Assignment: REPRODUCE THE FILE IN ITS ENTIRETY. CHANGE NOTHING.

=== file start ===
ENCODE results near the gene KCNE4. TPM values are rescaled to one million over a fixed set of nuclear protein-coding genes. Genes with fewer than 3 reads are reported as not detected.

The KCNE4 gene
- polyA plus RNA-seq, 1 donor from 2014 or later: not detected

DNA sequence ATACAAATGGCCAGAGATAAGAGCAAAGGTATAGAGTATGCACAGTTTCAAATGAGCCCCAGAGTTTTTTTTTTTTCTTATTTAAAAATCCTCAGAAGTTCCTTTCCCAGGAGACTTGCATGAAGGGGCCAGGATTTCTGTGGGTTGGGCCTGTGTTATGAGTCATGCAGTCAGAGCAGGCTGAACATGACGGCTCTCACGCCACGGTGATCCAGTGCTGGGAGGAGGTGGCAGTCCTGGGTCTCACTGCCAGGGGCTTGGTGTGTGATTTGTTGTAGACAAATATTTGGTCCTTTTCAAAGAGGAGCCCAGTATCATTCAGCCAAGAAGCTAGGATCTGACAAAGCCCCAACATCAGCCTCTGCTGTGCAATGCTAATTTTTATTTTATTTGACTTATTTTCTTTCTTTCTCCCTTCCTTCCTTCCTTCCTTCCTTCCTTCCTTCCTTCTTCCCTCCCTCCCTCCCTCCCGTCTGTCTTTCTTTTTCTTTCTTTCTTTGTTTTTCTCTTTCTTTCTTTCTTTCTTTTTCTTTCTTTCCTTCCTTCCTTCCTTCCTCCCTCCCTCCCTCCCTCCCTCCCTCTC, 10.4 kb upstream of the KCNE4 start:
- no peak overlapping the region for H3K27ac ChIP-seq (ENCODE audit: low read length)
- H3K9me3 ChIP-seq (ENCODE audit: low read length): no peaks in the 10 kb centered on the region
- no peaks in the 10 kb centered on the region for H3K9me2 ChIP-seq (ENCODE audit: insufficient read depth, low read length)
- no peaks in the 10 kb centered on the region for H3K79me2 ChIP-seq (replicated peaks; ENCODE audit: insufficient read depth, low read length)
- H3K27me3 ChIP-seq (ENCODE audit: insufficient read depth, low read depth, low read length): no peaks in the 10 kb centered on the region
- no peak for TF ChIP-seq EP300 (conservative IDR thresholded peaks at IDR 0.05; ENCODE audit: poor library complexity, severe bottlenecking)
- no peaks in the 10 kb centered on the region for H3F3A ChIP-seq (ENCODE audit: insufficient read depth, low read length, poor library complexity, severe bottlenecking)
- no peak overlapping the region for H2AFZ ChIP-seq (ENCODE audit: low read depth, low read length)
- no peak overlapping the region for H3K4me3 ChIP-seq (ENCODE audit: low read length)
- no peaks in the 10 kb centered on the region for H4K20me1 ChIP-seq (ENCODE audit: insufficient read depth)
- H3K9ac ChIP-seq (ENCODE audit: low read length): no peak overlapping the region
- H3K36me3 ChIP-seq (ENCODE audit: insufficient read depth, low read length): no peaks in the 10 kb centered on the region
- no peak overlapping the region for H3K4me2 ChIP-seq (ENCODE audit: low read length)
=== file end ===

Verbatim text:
ENCODE results near the gene KCNE4. TPM values are rescaled to one million over a fixed set of nuclear protein-coding genes. Genes with fewer than 3 reads are reported as not detected.

The KCNE4 gene
- polyA plus RNA-seq, 1 donor from 2014 or later: not detected

DNA sequence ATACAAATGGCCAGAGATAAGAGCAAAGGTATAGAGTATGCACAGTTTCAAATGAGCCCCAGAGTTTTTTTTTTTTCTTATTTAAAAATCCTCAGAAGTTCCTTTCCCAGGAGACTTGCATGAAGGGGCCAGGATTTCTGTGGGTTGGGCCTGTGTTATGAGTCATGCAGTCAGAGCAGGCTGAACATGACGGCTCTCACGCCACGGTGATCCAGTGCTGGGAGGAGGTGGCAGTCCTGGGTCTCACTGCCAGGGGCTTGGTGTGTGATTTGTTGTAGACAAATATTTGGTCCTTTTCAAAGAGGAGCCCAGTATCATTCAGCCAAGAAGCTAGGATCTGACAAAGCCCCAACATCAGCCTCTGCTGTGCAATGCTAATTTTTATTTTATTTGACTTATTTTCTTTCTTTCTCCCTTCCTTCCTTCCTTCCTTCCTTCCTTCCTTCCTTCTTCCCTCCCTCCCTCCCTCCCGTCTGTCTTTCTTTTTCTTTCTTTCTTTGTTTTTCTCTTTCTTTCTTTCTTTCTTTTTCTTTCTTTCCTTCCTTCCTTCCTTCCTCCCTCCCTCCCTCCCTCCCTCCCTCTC, 10.4 kb upstream of the KCNE4 start:
- no peak overlapping the region for H3K27ac ChIP-seq (ENCODE audit: low read length)
- H3K9me3 ChIP-seq (ENCODE audit: low read length): no peaks in the 10 kb centered on the region
- no peaks in the 10 kb centered on the region for H3K9me2 ChIP-seq (ENCODE audit: insufficient read depth, low read length)
- no peaks in the 10 kb centered on the region for H3K79me2 ChIP-seq (replicated peaks; ENCODE audit: insufficient read depth, low read length)
- H3K27me3 ChIP-seq (ENCODE audit: insufficient read depth, low read depth, low read length): no peaks in the 10 kb centered on the region
- no peak for TF ChIP-seq EP300 (conservative IDR thresholded peaks at IDR 0.05; ENCODE audit: poor library complexity, severe bottlenecking)
- no peaks in the 10 kb centered on the region for H3F3A ChIP-seq (ENCODE audit: insufficient read depth, low read length, poor library complexity, severe bottlenecking)
- no peak overlapping the region for H2AFZ ChIP-seq (ENCODE audit: low read depth, low read length)
- no peak overlapping the region for H3K4me3 ChIP-seq (ENCODE audit: low read length)
- no peaks in the 10 kb centered on the region for H4K20me1 ChIP-seq (ENCODE audit: insufficient read depth)
- H3K9ac ChIP-seq (ENCODE audit: low read length): no peak overlapping the region
- H3K36me3 ChIP-seq (ENCODE audit: insufficient read depth, low read length): no peaks in the 10 kb centered on the region
- no peak overlapping the region for H3K4me2 ChIP-seq (ENCODE audit: low read length)